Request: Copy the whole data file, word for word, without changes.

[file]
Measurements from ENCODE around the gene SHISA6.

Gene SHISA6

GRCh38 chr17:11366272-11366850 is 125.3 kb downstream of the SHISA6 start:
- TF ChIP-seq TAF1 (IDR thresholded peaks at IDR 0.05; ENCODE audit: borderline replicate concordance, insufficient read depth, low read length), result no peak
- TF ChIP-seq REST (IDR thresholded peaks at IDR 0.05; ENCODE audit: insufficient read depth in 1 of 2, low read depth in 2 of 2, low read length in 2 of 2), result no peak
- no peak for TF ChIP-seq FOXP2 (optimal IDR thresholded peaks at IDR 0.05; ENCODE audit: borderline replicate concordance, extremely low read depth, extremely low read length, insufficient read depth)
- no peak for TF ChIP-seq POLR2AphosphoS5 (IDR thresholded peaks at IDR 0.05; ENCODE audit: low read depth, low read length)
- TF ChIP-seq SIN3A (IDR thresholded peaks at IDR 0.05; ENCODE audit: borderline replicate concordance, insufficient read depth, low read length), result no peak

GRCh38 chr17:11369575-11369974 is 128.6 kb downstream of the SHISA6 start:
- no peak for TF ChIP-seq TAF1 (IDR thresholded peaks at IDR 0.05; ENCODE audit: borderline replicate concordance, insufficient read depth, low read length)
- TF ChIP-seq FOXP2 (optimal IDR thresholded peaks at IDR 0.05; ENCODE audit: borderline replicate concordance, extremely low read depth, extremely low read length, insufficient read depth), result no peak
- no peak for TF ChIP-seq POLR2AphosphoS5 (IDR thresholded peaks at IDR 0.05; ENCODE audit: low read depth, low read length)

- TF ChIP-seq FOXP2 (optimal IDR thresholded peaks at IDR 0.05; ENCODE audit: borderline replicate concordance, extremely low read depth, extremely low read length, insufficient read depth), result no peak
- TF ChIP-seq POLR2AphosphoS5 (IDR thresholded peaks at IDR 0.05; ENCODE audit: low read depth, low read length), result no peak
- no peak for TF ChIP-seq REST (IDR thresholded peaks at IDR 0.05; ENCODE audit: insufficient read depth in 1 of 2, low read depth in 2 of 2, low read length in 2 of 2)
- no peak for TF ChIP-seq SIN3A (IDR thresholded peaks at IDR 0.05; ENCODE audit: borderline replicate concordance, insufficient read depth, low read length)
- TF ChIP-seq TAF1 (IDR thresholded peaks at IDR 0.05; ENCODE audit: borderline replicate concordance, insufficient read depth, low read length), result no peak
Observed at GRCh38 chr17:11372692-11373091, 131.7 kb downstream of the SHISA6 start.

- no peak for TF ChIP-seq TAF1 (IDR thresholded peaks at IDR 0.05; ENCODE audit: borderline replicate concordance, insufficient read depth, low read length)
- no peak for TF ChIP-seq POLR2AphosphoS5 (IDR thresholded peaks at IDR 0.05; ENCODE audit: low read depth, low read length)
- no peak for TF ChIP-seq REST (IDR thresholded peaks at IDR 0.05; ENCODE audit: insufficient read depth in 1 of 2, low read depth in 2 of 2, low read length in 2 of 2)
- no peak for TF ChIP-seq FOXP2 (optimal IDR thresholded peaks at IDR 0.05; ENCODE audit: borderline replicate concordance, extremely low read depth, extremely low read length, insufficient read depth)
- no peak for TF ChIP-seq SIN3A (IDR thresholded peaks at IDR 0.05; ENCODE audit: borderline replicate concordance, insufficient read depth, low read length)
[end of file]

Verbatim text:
Measurements from ENCODE around the gene SHISA6.

Gene SHISA6

GRCh38 chr17:11366272-11366850 is 125.3 kb downstream of the SHISA6 start:
- TF ChIP-seq TAF1 (IDR thresholded peaks at IDR 0.05; ENCODE audit: borderline replicate concordance, insufficient read depth, low read length), result no peak
- TF ChIP-seq REST (IDR thresholded peaks at IDR 0.05; ENCODE audit: insufficient read depth in 1 of 2, low read depth in 2 of 2, low read length in 2 of 2), result no peak
- no peak for TF ChIP-seq FOXP2 (optimal IDR thresholded peaks at IDR 0.05; ENCODE audit: borderline replicate concordance, extremely low read depth, extremely low read length, insufficient read depth)
- no peak for TF ChIP-seq POLR2AphosphoS5 (IDR thresholded peaks at IDR 0.05; ENCODE audit: low read depth, low read length)
- TF ChIP-seq SIN3A (IDR thresholded peaks at IDR 0.05; ENCODE audit: borderline replicate concordance, insufficient read depth, low read length), result no peak

GRCh38 chr17:11369575-11369974 is 128.6 kb downstream of the SHISA6 start:
- no peak for TF ChIP-seq TAF1 (IDR thresholded peaks at IDR 0.05; ENCODE audit: borderline replicate concordance, insufficient read depth, low read length)
- TF ChIP-seq FOXP2 (optimal IDR thresholded peaks at IDR 0.05; ENCODE audit: borderline replicate concordance, extremely low read depth, extremely low read length, insufficient read depth), result no peak
- no peak for TF ChIP-seq POLR2AphosphoS5 (IDR thresholded peaks at IDR 0.05; ENCODE audit: low read depth, low read length)

- TF ChIP-seq FOXP2 (optimal IDR thresholded peaks at IDR 0.05; ENCODE audit: borderline replicate concordance, extremely low read depth, extremely low read length, insufficient read depth), result no peak
- TF ChIP-seq POLR2AphosphoS5 (IDR thresholded peaks at IDR 0.05; ENCODE audit: low read depth, low read length), result no peak
- no peak for TF ChIP-seq REST (IDR thresholded peaks at IDR 0.05; ENCODE audit: insufficient read depth in 1 of 2, low read depth in 2 of 2, low read length in 2 of 2)
- no peak for TF ChIP-seq SIN3A (IDR thresholded peaks at IDR 0.05; ENCODE audit: borderline replicate concordance, insufficient read depth, low read length)
- TF ChIP-seq TAF1 (IDR thresholded peaks at IDR 0.05; ENCODE audit: borderline replicate concordance, insufficient read depth, low read length), result no peak
Observed at GRCh38 chr17:11372692-11373091, 131.7 kb downstream of the SHISA6 start.

- no peak for TF ChIP-seq TAF1 (IDR thresholded peaks at IDR 0.05; ENCODE audit: borderline replicate concordance, insufficient read depth, low read length)
- no peak for TF ChIP-seq POLR2AphosphoS5 (IDR thresholded peaks at IDR 0.05; ENCODE audit: low read depth, low read length)
- no peak for TF ChIP-seq REST (IDR thresholded peaks at IDR 0.05; ENCODE audit: insufficient read depth in 1 of 2, low read depth in 2 of 2, low read length in 2 of 2)
- no peak for TF ChIP-seq FOXP2 (optimal IDR thresholded peaks at IDR 0.05; ENCODE audit: borderline replicate concordance, extremely low read depth, extremely low read length, insufficient read depth)
- no peak for TF ChIP-seq SIN3A (IDR thresholded peaks at IDR 0.05; ENCODE audit: borderline replicate concordance, insufficient read depth, low read length)